Texas Woman On Life Support After Cheap Nose Job in Mexico

WFAA screengrab

A Texas woman went to Mexico for a cheap nose job but instead, wound up in a coma and on life support. Now, her family faces the tragic reality that she may have paid the ultimate price for the procedure, according to a variety of sources.

Laura Avila, 36, a Dallas real estate agent, decided to have the rhinoplasty at the Rino Center in Ciudad Juarez because she could pay a $138 down payment for the procedure, according to the Dallas Morning News.

On October 30, Avila and her fiancé Enrique Cruz traveled to the Mexican facility located roughly 11 miles south of El Paso. Cruz told WFAA an employee administered anesthesia but something went terribly wrong.

“I was kind of getting upset and worried they would not let me see her or anything,” said Cruz, who added he was told her blood pressure dropped and they could not perform the rhinoplasty.

Reportedly, he waited eight hours for Avila to regain consciousness from the anesthesia. Then, Cruz said he was told they had to take Avila to a hospital in Ciudad Juarez because she suffered cardiac arrest.

“They injected anesthesia in her spine at the clinic and instead of flowing down her body, it went into her brain which caused severe swelling,” said Avila’s sister Angie.

Family members said Avila spent four days in a Mexican hospital unconscious and on life support systems while they fought to move her to a medical center in the United States. Officials at the Mexican facility refused to sign transfer papers until the family paid the bill, according to WFAA. “The hospital basically held us hostage because we wouldn’t pay the full amount,” said Avila’s sister Angie.

KFOX reported Avila came out of the coma on November 3, according to her sister. The family had an ambulance transport Avila to an El Paso hospital but they came without critical medical records from Juarez. Allegedly, the Mexican hospital did not release them. Family members said they hired Mexican attorneys to obtain those documents.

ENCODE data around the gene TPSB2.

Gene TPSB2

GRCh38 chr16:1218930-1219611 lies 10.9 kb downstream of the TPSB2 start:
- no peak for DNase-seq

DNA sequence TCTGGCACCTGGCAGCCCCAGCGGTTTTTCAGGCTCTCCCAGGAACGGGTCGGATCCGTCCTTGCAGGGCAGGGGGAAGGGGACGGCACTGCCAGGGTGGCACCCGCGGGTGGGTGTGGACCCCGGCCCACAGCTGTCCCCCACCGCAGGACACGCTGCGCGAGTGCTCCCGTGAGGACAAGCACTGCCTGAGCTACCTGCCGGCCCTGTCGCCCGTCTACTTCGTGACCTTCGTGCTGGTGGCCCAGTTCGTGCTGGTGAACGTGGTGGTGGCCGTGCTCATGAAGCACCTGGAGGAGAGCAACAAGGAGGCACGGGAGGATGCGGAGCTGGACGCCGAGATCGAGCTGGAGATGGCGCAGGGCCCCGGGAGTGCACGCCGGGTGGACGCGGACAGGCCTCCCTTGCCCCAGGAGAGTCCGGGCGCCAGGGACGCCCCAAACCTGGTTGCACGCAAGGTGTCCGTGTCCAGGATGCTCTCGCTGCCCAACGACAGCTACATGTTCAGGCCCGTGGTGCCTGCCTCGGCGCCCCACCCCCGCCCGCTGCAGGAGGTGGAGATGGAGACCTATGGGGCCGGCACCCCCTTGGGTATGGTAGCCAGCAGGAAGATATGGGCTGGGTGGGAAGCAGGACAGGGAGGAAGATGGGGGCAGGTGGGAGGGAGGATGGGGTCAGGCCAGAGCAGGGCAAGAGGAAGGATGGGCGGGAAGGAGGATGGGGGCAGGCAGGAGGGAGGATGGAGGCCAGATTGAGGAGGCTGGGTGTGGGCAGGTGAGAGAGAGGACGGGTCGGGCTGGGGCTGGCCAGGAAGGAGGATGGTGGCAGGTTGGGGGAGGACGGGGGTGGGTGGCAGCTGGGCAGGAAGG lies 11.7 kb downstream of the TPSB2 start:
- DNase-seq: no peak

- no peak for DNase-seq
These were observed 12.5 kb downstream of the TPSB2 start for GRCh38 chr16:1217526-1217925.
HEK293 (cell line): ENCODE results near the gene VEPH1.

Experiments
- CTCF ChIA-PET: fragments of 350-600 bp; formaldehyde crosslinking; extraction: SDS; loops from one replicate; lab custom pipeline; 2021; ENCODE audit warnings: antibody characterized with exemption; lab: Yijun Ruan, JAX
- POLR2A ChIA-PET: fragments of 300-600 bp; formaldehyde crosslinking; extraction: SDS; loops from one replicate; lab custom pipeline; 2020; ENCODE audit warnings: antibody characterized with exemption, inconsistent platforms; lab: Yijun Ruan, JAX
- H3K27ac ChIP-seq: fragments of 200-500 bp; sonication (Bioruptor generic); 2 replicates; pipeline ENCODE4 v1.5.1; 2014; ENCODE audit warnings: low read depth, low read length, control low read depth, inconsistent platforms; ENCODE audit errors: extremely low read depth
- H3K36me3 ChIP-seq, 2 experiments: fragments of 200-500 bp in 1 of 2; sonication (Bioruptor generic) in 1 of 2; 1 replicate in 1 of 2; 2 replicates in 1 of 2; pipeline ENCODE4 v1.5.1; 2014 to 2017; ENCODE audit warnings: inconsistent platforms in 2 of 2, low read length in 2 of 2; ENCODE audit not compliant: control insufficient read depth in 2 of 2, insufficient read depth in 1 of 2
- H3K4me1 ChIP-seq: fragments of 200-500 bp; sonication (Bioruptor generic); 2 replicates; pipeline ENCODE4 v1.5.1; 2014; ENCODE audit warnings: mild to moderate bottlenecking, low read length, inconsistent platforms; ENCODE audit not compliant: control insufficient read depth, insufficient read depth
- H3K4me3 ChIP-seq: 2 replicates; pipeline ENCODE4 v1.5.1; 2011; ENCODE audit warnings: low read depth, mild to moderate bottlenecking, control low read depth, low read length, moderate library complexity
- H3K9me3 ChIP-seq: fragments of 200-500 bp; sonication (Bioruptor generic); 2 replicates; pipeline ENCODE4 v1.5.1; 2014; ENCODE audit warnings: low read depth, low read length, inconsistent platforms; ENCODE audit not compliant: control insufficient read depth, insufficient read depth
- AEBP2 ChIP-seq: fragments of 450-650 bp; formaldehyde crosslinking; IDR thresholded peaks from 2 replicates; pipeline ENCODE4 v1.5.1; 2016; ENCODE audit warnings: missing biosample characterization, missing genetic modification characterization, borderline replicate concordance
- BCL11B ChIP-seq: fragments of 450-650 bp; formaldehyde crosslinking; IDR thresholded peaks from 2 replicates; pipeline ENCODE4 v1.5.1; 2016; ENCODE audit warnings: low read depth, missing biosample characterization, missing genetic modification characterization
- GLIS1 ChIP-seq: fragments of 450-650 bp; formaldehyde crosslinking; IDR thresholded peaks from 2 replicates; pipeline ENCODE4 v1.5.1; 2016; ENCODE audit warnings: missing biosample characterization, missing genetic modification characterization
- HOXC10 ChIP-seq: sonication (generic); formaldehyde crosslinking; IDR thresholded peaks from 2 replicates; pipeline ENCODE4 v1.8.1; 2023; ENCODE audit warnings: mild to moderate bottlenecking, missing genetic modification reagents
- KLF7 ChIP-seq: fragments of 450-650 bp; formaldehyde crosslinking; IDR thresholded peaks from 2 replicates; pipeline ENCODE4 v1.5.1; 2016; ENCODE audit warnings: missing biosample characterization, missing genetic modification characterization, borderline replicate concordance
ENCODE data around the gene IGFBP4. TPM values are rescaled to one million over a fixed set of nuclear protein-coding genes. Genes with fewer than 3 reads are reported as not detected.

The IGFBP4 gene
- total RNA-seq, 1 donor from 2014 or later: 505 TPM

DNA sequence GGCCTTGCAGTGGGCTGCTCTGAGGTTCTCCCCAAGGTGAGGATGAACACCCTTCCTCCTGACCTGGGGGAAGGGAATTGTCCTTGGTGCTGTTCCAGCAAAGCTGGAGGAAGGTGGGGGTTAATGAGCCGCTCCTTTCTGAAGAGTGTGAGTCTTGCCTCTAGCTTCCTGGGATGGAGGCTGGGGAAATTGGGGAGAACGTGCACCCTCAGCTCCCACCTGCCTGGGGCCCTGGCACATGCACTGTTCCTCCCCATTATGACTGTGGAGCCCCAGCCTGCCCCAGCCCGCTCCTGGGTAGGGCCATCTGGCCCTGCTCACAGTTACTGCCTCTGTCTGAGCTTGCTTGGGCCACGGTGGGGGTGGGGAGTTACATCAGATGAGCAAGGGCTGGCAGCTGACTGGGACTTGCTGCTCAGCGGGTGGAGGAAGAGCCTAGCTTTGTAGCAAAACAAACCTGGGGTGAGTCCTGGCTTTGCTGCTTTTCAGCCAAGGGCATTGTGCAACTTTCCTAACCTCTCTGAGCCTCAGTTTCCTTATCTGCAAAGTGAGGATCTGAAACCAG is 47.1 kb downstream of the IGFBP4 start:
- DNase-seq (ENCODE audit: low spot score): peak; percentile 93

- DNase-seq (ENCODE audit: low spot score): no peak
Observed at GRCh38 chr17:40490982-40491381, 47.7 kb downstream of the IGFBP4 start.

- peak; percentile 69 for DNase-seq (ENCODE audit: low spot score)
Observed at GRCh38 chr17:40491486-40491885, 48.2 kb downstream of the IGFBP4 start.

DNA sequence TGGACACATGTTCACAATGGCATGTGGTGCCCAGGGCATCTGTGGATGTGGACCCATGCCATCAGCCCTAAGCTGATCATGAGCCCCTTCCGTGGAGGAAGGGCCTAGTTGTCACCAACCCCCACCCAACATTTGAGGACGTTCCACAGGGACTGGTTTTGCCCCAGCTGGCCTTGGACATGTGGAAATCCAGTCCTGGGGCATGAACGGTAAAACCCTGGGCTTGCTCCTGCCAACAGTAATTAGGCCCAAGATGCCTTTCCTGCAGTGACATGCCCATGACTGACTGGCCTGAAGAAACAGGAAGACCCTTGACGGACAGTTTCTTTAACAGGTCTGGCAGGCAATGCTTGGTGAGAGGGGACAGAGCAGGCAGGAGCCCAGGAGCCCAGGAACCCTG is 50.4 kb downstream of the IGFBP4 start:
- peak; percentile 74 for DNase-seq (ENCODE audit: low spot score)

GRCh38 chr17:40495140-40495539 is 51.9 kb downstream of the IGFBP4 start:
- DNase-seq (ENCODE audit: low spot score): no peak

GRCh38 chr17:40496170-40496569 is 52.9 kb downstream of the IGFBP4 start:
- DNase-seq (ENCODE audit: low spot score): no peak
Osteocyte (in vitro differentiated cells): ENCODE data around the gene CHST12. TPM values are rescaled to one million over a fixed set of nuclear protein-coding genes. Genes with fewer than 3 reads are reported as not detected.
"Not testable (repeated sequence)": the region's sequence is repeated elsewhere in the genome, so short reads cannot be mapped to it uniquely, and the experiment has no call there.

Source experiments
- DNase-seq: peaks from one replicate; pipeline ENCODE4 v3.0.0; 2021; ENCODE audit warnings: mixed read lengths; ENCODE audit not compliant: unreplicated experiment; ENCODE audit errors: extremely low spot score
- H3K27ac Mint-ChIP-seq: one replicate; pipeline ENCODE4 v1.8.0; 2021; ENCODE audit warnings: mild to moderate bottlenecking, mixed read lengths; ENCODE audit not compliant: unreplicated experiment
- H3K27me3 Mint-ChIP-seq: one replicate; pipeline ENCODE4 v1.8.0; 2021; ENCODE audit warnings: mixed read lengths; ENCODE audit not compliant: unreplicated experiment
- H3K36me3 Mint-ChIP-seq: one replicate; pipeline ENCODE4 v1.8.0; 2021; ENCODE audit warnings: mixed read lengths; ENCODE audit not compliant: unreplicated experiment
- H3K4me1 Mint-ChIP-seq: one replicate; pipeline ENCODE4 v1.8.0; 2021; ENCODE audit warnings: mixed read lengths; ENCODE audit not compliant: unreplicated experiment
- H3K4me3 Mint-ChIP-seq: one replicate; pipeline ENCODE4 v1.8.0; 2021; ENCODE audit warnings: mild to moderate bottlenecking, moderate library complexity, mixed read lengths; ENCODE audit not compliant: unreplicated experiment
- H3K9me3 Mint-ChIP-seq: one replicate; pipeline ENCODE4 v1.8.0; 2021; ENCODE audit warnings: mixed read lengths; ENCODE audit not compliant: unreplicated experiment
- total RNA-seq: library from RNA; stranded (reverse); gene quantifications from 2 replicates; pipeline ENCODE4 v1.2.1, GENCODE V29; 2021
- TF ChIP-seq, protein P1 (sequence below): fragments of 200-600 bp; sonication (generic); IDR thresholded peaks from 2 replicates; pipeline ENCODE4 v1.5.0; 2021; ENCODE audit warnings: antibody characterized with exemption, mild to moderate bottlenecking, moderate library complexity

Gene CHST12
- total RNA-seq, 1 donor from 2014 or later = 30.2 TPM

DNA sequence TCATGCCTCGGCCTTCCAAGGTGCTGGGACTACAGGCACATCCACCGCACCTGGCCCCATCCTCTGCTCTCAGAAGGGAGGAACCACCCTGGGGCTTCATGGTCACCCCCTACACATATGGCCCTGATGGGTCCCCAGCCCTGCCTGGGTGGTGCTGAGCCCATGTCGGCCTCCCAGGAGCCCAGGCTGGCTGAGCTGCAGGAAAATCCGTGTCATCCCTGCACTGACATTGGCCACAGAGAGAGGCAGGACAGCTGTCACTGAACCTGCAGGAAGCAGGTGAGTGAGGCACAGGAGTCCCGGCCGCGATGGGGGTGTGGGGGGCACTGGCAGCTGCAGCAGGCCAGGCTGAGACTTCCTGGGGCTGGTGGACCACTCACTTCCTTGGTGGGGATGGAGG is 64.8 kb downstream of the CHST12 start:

However, El Paso doctors since shared grim news with the family saying Avila suffered “severe brain damage.” They gave the family the choice of pulling Avila off of life support or performing two surgeries that would keep her alive but in a vegetative state, according to the sister.

The family refuses to give up hope, though, and say they are encouraged by whatever signs of life Avila exhibits such as opening her eyes and moving her hands. They have created a GoFundMe account. It has raised more than $70,000 of a $150,000 goal.

Family members said they hope to move Avila to a Dallas hospital.

Online, Rino Center advertised a nose job at $18,000 pesos, approximately $885 U.S. dollars. Last year, the American Society of Plastic Surgeons estimated the average price for a nose job at $5,125 before factoring in anesthesia, outpatient operating room facilities, and other related expenses. In total, a U.S. rhinoplasty can range from approximately $6,000 to $15,000, according to Allure Magazine.

Experts at Texas Tech University Health Sciences Center in El Paso told KFOX the requirements to become a plastic surgeon in Mexico differ from those in the United States. It takes around 16 years of extensive medical training to become an American plastic surgeon.

“[In Mexico], they do fewer years in terms of sub-specialty training. The requirements for general surgery are less,” said Dr. Jose Manuel de la Rosa.

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